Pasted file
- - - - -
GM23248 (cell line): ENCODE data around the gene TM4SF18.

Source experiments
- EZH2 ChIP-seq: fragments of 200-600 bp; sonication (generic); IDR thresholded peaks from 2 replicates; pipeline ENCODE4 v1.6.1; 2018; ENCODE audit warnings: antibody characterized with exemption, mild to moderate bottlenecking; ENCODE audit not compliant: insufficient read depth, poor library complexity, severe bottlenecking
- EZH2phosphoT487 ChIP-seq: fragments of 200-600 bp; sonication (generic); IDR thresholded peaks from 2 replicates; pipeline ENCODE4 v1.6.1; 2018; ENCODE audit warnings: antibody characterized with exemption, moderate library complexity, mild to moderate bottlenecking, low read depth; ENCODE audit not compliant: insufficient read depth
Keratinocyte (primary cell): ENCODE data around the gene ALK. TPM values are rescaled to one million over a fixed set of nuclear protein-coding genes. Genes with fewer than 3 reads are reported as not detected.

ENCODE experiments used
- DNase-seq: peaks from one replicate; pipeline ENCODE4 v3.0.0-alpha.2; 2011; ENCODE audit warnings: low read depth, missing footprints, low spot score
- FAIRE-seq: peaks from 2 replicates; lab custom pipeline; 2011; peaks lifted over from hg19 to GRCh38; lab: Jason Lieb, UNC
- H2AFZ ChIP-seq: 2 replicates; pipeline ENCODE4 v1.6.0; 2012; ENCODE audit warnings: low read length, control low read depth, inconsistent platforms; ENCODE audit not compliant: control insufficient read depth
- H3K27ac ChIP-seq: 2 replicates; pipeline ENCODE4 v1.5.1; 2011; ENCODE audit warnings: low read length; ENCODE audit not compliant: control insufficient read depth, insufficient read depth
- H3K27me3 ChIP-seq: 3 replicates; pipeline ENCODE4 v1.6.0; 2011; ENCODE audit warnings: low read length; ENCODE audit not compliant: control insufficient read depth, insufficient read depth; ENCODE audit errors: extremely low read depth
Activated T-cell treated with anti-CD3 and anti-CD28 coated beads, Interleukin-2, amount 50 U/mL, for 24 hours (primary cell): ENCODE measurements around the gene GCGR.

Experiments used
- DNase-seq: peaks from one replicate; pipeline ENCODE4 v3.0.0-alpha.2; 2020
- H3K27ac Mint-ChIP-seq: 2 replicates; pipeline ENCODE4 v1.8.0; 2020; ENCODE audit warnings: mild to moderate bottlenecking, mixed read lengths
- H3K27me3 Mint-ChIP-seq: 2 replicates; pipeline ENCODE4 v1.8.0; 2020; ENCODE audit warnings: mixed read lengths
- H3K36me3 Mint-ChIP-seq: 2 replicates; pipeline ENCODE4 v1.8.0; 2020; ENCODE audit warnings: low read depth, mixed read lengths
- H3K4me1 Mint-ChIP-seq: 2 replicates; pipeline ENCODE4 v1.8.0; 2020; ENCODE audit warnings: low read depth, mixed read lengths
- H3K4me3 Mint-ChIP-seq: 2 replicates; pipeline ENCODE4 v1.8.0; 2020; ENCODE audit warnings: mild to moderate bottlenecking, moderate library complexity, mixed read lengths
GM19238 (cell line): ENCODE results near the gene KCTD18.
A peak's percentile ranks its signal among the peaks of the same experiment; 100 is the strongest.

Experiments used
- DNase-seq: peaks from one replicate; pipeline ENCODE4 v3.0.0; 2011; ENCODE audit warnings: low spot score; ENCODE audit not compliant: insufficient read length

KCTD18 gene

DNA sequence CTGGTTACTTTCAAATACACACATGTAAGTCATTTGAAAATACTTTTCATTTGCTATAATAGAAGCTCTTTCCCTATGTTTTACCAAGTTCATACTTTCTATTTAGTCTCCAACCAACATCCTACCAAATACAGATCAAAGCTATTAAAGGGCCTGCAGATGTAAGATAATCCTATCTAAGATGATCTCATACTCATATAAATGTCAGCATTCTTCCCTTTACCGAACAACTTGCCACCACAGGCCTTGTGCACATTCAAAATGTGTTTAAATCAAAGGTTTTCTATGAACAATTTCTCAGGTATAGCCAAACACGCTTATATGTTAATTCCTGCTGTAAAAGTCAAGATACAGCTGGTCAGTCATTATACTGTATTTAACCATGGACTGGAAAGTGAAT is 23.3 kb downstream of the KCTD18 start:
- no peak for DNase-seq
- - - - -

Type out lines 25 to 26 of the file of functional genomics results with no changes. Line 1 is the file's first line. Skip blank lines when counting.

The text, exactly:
DNA sequence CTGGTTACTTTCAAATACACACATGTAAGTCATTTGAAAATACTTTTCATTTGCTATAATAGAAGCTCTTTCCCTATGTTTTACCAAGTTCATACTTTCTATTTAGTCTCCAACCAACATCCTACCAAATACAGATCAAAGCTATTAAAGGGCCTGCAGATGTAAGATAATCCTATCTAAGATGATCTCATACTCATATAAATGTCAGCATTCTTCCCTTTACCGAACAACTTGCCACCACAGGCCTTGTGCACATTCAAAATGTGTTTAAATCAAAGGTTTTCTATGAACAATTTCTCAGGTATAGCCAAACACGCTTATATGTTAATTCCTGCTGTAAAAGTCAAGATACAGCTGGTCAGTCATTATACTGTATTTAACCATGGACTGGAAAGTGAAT is 23.3 kb downstream of the KCTD18 start:
- no peak for DNase-seq